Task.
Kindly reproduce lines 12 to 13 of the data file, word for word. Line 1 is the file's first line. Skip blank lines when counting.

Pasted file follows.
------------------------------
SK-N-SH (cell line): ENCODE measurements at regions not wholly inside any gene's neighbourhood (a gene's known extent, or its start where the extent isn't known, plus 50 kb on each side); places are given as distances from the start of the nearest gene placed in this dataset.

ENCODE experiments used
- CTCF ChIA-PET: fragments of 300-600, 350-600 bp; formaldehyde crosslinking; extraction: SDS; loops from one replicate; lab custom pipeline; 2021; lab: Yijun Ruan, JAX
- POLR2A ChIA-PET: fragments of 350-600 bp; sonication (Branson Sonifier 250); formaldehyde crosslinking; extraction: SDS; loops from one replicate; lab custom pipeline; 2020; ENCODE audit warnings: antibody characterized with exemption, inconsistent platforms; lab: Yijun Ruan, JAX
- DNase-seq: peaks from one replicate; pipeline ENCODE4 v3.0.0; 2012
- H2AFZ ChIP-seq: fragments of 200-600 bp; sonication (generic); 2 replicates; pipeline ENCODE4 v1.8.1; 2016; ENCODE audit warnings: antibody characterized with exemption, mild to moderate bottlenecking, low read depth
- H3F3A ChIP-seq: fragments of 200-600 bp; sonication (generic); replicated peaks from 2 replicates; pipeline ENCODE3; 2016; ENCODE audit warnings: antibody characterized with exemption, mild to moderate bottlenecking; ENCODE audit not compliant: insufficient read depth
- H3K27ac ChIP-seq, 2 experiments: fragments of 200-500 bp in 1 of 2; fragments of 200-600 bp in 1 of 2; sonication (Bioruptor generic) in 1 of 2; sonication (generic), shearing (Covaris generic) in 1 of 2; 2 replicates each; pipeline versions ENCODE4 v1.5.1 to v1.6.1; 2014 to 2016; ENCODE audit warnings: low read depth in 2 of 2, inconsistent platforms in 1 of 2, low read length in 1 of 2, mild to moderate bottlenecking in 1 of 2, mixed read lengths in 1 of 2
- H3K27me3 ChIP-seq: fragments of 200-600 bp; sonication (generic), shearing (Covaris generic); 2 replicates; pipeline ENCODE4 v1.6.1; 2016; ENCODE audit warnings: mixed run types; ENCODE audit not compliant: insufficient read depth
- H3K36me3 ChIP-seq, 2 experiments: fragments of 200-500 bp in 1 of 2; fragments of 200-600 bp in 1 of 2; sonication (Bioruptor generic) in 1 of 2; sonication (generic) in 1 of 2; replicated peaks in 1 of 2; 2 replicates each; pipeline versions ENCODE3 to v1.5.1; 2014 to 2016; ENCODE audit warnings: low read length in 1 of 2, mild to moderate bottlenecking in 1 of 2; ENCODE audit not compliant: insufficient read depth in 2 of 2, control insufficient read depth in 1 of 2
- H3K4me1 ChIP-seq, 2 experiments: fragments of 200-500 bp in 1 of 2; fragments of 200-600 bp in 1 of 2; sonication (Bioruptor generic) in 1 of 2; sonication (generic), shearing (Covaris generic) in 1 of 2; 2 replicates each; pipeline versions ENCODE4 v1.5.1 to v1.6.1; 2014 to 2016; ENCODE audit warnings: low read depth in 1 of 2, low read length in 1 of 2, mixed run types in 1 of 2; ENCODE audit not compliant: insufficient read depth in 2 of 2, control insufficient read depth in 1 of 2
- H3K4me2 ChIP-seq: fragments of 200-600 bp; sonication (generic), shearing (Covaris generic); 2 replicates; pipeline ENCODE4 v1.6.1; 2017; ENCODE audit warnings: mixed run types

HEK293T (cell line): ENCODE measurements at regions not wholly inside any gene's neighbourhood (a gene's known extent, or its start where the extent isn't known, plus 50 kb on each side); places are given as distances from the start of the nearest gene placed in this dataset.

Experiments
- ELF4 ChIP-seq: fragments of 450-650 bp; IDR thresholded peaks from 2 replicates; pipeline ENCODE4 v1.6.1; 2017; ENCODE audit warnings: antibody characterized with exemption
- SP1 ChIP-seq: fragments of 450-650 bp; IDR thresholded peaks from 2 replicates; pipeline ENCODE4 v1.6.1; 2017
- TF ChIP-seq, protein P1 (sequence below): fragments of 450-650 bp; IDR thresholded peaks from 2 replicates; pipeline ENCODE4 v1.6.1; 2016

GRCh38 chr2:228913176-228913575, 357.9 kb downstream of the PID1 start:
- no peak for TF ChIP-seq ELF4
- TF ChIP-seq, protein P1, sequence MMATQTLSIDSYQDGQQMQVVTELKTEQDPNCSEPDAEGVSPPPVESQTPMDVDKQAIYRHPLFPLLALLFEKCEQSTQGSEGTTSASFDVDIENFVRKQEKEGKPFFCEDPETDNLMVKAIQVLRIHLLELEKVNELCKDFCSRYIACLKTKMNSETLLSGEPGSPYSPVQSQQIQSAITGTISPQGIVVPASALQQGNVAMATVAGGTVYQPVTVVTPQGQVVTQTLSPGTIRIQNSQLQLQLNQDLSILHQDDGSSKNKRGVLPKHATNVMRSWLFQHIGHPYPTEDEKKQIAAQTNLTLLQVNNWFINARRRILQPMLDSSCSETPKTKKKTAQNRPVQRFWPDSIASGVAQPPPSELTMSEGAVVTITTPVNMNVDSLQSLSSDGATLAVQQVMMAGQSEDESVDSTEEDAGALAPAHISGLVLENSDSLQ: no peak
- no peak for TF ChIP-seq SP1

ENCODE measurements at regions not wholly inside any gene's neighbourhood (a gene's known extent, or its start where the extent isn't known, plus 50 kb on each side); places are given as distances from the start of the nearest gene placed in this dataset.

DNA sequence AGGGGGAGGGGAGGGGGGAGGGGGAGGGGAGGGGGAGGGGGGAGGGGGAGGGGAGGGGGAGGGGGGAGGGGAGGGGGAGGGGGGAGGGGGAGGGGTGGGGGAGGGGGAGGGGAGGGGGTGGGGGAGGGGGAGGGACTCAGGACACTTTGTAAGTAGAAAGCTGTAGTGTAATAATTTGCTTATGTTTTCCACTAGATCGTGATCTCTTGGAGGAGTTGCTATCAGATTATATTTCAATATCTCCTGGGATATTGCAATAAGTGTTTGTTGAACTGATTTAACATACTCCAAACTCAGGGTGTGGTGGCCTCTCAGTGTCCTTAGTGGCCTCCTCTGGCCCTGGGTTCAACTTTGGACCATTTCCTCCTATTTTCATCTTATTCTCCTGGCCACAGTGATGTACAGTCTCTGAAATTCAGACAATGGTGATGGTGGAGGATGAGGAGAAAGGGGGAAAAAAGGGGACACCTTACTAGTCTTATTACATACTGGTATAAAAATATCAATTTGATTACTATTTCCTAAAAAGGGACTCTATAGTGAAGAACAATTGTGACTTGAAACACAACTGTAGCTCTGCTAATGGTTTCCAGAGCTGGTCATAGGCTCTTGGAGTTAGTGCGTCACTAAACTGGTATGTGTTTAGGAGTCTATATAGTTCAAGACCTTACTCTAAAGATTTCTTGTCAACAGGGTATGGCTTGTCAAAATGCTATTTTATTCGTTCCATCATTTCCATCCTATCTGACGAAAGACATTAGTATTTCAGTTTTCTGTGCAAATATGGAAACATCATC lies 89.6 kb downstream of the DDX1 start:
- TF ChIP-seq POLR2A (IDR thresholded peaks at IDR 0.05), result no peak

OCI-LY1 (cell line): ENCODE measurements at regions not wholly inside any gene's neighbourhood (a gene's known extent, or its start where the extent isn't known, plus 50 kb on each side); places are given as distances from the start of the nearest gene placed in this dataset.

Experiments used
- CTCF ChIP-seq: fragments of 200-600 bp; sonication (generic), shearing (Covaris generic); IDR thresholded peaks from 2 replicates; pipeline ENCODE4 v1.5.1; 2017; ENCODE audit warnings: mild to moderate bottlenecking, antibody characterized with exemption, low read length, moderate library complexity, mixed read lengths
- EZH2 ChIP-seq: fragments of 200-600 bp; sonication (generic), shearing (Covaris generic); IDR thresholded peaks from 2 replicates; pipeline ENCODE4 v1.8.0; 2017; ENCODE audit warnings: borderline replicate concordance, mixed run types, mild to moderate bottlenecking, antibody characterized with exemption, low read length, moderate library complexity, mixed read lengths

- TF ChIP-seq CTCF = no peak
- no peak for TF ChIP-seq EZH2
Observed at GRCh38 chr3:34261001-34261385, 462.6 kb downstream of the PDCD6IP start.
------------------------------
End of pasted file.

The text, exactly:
- H3K4me2 ChIP-seq: fragments of 200-600 bp; sonication (generic), shearing (Covaris generic); 2 replicates; pipeline ENCODE4 v1.6.1; 2017; ENCODE audit warnings: mixed run types

HEK293T (cell line): ENCODE measurements at regions not wholly inside any gene's neighbourhood (a gene's known extent, or its start where the extent isn't known, plus 50 kb on each side); places are given as distances from the start of the nearest gene placed in this dataset.